Last Friday Spotify rolled out an ambitious software upgrade, making its biggest charge yet in both monetizing its platform and putting the heat on Apple’s iTunes.
The big news: Sweden-based streaming music application Spotify is now selling downloads: $1.29 for one; or purchase 15 downloads for $0.87 each, 40 at $0.63 per, or 100 downloads at $0.50/track. The mp3s are delivered via a partnership with UK-based 7digital.
(Interestingly, it appears that the European and UK pricing for is identical in number — for both premium subscription and downloads — but not in value. In today’s market, $50 dollars has less value than €50 which is worth less than £50. )
Additionally, Spotify’s update enables better syncing across mobile platforms, including the ability to sync with local folders and the iTunes library.
This software update was the culmination of a series of announcements — a mid-April update to the Android app, an update to the Apple iPhone Spotify app and the introduction of iPod syncing capabilities. All of these improvements allowed any of the above devices to sync a user’s chosen playlists (or entire Spotify library) over the internet. Streaming via Spotify mobile is only available to premium subscribers who pay $9.99/month or between £5 and £9.99 in the UK (as it always has been). Spotify also introduced a limit of 10 listening hours of music monthly for its free users last month, in addition to allowing five listens per track.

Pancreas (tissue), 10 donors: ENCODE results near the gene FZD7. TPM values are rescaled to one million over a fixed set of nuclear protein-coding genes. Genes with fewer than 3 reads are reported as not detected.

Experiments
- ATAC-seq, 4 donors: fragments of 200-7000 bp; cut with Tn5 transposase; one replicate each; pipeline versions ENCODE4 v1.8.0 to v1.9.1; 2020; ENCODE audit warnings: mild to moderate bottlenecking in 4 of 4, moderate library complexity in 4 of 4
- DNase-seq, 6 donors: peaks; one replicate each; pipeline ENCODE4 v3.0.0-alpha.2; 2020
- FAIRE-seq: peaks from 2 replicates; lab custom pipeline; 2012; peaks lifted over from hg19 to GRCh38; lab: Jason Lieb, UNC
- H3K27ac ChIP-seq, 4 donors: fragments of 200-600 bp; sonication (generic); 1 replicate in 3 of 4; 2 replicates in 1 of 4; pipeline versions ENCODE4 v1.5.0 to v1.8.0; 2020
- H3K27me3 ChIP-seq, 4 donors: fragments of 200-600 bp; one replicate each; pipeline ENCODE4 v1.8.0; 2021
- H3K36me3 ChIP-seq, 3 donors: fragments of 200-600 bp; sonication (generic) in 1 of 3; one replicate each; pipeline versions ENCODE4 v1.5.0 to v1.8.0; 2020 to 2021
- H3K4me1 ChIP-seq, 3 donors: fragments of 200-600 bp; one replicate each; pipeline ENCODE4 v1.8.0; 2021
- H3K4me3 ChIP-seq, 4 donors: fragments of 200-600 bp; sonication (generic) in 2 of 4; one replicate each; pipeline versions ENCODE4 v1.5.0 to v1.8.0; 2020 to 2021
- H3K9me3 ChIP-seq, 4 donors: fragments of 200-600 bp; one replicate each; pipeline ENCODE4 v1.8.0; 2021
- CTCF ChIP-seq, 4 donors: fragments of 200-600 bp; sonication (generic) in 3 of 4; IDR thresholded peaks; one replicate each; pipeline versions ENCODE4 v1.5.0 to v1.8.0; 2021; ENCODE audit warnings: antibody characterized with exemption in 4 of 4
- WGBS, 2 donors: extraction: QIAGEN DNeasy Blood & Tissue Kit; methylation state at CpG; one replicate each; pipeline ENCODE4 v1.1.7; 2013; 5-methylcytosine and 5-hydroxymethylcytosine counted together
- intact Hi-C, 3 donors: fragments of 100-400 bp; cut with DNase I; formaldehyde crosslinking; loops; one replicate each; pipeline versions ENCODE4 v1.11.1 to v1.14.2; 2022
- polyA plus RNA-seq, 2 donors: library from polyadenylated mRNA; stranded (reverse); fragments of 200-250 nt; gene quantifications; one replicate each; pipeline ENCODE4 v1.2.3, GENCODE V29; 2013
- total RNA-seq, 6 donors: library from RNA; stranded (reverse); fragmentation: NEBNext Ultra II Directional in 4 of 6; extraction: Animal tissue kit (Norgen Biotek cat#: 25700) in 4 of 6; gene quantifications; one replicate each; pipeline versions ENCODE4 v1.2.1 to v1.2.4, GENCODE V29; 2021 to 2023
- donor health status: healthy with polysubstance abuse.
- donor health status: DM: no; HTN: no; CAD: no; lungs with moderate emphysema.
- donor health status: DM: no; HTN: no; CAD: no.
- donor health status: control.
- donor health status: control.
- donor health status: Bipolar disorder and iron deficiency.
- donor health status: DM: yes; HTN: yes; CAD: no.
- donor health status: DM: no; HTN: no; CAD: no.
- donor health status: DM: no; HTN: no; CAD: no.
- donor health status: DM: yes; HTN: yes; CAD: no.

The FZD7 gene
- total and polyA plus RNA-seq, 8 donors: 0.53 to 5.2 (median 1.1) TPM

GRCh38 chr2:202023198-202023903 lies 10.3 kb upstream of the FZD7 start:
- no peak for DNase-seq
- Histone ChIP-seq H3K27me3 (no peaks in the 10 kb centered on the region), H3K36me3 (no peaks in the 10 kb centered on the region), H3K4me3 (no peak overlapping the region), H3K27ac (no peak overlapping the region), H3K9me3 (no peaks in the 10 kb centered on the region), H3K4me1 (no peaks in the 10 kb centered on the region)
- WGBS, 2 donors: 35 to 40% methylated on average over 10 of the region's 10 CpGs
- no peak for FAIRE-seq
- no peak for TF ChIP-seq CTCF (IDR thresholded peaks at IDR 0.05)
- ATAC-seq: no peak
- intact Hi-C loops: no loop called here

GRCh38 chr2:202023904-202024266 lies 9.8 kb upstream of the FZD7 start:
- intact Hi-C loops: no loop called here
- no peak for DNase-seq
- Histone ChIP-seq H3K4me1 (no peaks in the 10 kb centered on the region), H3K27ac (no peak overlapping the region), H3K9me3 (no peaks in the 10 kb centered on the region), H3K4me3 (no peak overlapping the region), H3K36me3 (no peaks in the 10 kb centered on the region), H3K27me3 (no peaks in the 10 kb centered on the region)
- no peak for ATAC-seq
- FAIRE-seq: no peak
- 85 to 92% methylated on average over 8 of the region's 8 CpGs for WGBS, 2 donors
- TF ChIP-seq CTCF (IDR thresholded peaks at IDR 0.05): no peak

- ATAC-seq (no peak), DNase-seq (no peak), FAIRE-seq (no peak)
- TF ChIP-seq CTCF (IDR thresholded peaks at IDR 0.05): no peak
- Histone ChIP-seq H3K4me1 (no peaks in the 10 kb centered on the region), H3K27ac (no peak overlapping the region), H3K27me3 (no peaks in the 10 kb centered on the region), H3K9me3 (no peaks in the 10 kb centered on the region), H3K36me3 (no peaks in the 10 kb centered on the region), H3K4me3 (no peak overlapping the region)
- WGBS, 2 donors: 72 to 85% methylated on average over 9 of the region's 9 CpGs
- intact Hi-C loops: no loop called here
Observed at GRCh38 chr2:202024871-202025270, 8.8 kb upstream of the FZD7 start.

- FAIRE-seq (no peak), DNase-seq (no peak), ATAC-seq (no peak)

Over the weekend the response was mixed, however, at some point on Sunday, Spotify’s servers apparently went on the fritz. And the varied tone of user comments on Spotify’s Friday Facebook post shifted to concern. Music could be streamed, but nothing could be downloaded — and syncing was working intermittently.
UPDATE: As of Monday 5/9, syncing is now working and the error message above is on longer appearing. However, the desktop interface is not recognizing the device as it did on Saturday (see image below).
Spotify has yet to comment on any issues in spite of the appearance of disconcerting server warnings including the ominous “We are having problems with the license server. Please try again later. (Error 21)” message that occurred repeatedly on Android devices.*
It does appear that something remains on the fritz as I was unable to download any tracks earlier, instead receiving the message Having purchased 15 downloads for $12.99 (which breaks down to $10.82 plus 20% tax [VAT]) I was anxious to download at least one track. After unsuccessfully clicking the download icon next to several tracks in the Spotify interface only to receive the message “The track you were trying to get is unavailable,” I finally succeeded with “Little Pink Plastic Bags” from Gorillaz 2011 “The Fall” album. As promised, I received a 320 kbps mp3 file in my local directory.
As Monday breaks across the pond I hope to hear something from Spotify. We’re coming to expect only bad news when Internet-based applications and services suffer server setbacks and outages and users are left hanging out to dry (see Sony Playstation).
*UPDATE: I’ve been notified via Twitter that it’s “looking into it right now and will update once we have some more info. Thanks for the notification.”
Assuming everything is resolved there may no longer be any need whatsoever for a Spotify user to open iTunes. Ever. Again.
With over 10 million users in seven countries — Finland, France, Norway, Netherlands, Spain, Sweden, United Kingdom (1 million paying subscribers) Spotify is still not available in the U.S.in spite of its arrival seeming imminent since soon after its launch two years ago.